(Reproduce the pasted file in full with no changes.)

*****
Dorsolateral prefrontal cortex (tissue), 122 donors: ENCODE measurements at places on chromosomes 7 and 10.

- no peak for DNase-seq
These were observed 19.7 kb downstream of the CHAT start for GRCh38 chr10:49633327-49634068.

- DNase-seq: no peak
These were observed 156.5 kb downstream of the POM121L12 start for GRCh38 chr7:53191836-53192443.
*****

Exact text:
Dorsolateral prefrontal cortex (tissue), 122 donors: ENCODE measurements at places on chromosomes 7 and 10.

- no peak for DNase-seq
These were observed 19.7 kb downstream of the CHAT start for GRCh38 chr10:49633327-49634068.

- DNase-seq: no peak
These were observed 156.5 kb downstream of the POM121L12 start for GRCh38 chr7:53191836-53192443.